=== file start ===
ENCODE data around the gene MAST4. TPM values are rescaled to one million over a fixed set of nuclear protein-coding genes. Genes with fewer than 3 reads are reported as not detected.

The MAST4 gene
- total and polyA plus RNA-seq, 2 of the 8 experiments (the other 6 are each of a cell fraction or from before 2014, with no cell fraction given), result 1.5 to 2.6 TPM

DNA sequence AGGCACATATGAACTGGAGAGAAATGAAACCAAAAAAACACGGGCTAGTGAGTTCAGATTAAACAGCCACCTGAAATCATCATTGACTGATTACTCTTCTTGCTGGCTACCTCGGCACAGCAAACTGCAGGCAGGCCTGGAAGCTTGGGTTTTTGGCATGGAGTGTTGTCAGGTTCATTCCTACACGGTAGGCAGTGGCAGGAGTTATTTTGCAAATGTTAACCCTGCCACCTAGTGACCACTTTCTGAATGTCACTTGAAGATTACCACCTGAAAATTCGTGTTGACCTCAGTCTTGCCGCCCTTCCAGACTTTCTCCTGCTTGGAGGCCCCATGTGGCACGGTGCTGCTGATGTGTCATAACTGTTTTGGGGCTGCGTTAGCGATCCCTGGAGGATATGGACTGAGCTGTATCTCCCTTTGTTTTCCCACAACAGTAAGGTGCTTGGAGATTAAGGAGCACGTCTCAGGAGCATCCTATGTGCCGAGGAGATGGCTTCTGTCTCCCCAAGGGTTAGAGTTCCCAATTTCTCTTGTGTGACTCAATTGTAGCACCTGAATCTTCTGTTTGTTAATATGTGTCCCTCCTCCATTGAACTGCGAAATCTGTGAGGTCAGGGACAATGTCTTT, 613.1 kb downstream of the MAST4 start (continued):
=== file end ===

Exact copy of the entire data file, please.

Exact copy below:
ENCODE data around the gene MAST4. TPM values are rescaled to one million over a fixed set of nuclear protein-coding genes. Genes with fewer than 3 reads are reported as not detected.

The MAST4 gene
- total and polyA plus RNA-seq, 2 of the 8 experiments (the other 6 are each of a cell fraction or from before 2014, with no cell fraction given), result 1.5 to 2.6 TPM

DNA sequence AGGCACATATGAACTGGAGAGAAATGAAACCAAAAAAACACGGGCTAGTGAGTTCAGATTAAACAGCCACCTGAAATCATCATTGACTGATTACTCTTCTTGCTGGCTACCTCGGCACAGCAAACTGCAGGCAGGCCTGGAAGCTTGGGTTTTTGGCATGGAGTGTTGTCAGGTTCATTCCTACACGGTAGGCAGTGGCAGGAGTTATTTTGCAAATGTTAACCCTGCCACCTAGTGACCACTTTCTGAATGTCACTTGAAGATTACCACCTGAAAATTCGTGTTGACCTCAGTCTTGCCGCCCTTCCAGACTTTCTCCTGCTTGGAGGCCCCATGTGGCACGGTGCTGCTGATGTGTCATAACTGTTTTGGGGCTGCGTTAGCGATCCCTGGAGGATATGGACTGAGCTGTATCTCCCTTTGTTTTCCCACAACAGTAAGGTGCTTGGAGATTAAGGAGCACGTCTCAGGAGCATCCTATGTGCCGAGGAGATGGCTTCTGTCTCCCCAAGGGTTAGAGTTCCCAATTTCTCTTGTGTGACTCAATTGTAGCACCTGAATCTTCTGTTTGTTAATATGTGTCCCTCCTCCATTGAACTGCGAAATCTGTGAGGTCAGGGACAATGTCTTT, 613.1 kb downstream of the MAST4 start (continued):